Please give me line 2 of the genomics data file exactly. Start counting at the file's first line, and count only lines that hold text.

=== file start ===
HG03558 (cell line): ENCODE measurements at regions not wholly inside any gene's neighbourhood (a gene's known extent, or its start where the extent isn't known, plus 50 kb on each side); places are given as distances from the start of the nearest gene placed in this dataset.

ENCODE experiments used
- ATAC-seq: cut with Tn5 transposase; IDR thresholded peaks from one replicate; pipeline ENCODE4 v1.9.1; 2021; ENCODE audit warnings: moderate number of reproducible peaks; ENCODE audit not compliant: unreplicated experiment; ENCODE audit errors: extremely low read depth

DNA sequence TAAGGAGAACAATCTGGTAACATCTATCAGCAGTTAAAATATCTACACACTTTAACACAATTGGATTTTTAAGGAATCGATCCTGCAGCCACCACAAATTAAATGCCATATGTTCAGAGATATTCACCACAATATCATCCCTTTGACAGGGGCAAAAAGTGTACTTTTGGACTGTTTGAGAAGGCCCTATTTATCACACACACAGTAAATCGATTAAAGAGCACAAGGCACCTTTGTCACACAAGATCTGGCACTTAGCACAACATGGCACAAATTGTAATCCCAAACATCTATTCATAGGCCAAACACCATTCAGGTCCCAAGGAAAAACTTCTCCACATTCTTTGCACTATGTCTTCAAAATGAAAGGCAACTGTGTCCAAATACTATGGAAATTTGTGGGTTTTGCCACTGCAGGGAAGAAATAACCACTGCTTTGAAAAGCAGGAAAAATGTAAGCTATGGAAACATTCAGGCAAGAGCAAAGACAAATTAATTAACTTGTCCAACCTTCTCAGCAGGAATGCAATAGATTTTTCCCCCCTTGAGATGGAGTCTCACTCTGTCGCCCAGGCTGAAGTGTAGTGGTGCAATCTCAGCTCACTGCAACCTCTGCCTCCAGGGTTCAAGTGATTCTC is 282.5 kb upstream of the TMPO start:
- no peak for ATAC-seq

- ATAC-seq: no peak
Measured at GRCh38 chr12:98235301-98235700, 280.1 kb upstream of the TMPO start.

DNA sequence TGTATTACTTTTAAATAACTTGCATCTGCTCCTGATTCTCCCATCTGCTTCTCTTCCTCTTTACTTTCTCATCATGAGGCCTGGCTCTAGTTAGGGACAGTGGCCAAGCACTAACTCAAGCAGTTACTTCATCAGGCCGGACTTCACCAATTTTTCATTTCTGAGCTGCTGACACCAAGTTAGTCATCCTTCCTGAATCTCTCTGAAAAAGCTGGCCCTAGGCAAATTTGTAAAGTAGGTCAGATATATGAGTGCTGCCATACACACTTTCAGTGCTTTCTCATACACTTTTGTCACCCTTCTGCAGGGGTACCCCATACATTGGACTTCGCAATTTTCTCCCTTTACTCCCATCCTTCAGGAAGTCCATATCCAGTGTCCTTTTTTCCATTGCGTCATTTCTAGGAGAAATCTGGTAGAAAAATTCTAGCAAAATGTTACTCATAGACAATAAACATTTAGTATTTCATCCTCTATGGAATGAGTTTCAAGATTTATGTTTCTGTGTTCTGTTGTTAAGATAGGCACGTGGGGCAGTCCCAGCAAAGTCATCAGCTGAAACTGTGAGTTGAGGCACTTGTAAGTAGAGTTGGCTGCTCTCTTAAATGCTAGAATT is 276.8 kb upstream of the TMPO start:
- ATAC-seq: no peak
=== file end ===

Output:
ENCODE experiments used